Teacher suspended for concealing that husband had sexted student

Sandra Careen of Abbotsford has been disciplined for failing to report student's revelations to school officials.

Sandra and Martin Careen (on right) are shown outside of B.C. Supreme Court in New Westminster following his conviction in July 2011.

Sandra and Martin Careen (on right) are shown outside of B.C. Supreme Court in New Westminster following his conviction in July 2011.

An Abbotsford teacher has been suspended from her job for five months for failing to report to school officials in 2009 that her husband had sent inappropriate text messages to a female student.

The suspension for Sandra Careen, a teacher at private Catholic school St. Jean Brebeuf Regional Secondary, is in effect from Sept. 1, 2013 to Jan. 31, 2014.

The decision was made through the provincial Teacher Regulation Branch.

Careen is the wife of Martin Careen, a former St. Jean Brebeuf teacher who was sentenced in May 2012 to six months in jail for sending the suggestive texts to the teen in the late evening and early morning of Jan. 27 and 28, 2009.

Martin Careen, 53, is no longer permitted to work in the Catholic school system, as determined by the Catholic Independent Schools of Vancouver Archdiocese (CISVA) following his conviction for invitation to sexual touching.

Sandra Careen was the teen’s English and homeroom teacher at the time of the offence.

The day after the suggestive texts were sent, the teen met twice with Sandra Careen, telling her that she had received inappropriate messages from someone whom she initially refused to name, according to Teacher Regulation Branch documents.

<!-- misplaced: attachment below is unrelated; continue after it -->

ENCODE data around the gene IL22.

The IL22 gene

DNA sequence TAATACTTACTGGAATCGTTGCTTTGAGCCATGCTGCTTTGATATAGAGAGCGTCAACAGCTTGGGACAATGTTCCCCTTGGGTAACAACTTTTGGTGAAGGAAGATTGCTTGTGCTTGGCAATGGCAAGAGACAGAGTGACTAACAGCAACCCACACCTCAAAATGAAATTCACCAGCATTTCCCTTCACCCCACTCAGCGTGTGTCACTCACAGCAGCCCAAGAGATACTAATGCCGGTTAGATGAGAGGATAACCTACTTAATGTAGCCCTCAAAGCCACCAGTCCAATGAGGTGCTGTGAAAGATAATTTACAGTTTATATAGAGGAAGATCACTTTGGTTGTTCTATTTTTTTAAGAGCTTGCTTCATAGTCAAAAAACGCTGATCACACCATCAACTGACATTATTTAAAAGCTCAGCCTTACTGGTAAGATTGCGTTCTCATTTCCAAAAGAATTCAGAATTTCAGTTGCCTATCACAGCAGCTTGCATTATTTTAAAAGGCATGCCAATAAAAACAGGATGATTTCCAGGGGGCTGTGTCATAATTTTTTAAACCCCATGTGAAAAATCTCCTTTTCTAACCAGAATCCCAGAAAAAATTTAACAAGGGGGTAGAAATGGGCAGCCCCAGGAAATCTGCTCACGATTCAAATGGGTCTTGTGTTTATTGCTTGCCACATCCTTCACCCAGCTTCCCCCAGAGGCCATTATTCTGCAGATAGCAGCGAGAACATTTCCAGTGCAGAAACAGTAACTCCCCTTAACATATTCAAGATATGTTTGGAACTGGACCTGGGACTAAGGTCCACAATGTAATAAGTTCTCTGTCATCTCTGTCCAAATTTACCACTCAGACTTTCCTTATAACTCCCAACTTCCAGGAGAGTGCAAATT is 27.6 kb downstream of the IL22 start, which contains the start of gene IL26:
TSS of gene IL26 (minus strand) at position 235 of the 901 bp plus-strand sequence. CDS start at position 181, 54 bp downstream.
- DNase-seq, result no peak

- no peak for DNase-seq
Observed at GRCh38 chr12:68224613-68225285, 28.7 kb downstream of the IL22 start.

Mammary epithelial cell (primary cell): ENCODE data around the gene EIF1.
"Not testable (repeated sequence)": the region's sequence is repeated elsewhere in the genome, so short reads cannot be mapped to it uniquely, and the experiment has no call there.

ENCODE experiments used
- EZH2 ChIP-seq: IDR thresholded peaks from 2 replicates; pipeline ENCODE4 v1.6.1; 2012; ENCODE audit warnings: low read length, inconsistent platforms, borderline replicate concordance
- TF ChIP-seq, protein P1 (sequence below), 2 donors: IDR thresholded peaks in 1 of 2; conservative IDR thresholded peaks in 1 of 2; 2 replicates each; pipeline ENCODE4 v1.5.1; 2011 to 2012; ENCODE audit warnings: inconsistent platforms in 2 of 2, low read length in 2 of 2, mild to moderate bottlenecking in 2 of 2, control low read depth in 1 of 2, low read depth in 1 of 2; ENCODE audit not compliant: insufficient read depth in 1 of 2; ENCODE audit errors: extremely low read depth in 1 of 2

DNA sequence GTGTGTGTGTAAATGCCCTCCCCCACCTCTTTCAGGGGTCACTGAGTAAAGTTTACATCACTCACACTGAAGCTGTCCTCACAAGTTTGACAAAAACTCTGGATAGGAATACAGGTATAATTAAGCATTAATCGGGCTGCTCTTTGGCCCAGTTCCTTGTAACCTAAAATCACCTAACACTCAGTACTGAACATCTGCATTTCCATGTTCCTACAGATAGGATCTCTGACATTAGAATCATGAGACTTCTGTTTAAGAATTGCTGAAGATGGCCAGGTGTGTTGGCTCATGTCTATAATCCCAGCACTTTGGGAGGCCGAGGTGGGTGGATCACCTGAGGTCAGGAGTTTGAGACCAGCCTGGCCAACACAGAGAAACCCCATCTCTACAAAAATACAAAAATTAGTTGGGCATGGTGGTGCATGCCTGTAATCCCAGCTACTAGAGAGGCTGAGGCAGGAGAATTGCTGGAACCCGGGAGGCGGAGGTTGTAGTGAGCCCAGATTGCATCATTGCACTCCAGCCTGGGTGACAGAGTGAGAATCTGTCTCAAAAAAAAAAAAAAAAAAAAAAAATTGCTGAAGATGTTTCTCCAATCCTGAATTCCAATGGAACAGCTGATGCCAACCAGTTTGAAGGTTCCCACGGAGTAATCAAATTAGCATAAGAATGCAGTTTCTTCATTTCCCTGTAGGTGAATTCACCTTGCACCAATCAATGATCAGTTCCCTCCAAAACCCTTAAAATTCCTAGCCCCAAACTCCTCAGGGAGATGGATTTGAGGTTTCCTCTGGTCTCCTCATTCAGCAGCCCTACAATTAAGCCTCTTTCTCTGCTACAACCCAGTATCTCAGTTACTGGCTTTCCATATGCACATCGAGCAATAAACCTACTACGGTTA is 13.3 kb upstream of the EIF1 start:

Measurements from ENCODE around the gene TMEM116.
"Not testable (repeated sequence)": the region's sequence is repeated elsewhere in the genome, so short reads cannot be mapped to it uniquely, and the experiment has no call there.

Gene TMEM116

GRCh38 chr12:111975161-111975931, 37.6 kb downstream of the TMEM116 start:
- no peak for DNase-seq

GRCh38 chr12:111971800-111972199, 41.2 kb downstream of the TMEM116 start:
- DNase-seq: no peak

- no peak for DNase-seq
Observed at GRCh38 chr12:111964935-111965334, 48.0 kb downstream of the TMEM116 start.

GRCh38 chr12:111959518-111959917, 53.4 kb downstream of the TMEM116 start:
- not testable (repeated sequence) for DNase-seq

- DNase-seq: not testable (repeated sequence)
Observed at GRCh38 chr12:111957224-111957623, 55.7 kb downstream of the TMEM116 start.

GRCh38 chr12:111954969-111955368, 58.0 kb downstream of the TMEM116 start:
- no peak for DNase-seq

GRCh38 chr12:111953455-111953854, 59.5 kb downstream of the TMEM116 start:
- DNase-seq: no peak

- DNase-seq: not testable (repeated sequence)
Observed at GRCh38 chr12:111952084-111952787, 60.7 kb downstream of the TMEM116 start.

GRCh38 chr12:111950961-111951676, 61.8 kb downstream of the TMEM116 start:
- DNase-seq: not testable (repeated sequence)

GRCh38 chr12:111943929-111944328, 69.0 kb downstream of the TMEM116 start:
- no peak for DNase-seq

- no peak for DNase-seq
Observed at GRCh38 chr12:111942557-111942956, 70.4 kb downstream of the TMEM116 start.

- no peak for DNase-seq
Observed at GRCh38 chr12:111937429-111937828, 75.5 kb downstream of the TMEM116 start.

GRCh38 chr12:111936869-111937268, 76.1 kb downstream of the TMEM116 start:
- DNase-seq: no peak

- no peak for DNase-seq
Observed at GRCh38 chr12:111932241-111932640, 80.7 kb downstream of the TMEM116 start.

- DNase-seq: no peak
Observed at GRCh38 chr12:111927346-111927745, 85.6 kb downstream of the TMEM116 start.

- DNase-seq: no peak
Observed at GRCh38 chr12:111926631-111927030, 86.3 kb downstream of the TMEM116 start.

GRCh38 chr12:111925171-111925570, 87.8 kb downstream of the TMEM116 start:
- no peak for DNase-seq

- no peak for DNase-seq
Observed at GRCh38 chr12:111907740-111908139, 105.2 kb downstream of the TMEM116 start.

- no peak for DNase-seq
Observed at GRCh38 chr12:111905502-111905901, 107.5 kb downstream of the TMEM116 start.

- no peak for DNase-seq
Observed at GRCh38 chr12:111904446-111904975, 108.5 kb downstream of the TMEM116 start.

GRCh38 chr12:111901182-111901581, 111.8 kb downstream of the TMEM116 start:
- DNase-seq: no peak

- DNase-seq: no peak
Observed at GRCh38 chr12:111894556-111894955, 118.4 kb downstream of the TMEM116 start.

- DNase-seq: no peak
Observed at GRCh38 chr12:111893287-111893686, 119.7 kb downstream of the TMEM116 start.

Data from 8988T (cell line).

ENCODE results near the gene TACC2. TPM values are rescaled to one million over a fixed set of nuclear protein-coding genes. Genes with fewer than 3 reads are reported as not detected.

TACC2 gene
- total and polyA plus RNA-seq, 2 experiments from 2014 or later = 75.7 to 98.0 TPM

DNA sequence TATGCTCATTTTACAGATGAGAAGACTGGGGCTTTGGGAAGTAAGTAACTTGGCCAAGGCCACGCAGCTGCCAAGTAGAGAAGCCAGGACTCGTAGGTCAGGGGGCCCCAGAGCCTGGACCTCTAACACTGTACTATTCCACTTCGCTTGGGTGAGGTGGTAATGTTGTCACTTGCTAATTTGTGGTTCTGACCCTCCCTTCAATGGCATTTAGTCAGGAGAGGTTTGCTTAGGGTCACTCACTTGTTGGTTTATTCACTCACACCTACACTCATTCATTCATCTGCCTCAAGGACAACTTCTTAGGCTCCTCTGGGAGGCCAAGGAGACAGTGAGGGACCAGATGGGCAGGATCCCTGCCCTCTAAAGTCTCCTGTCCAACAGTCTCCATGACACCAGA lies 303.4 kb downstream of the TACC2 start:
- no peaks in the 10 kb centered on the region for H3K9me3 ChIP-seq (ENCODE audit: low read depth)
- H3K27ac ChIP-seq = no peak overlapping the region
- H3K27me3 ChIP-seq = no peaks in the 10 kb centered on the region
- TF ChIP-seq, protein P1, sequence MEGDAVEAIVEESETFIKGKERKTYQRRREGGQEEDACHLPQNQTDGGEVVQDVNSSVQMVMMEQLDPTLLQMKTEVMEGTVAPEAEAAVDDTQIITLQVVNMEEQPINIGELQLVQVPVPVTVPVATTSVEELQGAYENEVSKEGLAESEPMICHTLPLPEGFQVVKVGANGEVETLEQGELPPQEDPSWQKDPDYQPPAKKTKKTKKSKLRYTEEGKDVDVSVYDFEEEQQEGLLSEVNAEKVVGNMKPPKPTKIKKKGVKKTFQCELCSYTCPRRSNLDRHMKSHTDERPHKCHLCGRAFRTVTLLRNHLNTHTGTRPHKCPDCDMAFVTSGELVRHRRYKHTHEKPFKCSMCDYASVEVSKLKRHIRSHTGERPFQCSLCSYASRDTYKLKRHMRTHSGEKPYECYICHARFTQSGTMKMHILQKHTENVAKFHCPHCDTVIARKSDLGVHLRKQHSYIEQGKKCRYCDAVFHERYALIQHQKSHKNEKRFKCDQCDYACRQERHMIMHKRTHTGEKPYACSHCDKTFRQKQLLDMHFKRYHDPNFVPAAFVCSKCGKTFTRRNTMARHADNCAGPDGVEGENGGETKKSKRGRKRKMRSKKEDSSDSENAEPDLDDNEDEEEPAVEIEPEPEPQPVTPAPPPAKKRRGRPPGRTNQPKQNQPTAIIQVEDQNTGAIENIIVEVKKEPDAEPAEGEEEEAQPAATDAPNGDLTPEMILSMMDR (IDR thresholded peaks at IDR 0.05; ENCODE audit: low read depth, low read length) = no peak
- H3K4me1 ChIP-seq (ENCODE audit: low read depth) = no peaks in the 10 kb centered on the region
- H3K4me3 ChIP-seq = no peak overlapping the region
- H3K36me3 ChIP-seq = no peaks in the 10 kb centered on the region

On Jan. 30, 2009, the student met with Careen again, this time informing her that her husband was the author of the texts.

The documents state that Careen failed to report the matter to school officials, despite CISVA policy that “suspected child abuse, neglect or violence” immediately be disclosed.

The documents state that she also told her husband to keep quiet because it would be in the student’s best interest for him to “let it go.”

“Shortly thereafter, Sandra Careen inquired with her telecommunications service provider, Telus, whether she could obtain the text message records for her phone, but Telus refused to release the records.”

Careen then changed her cellphone number, according to the Teacher Regulation Branch.

In June 2012, CISVA reported to the branch that it had given Careen a one-month suspension without pay, and required her to issue a written apology to the student.






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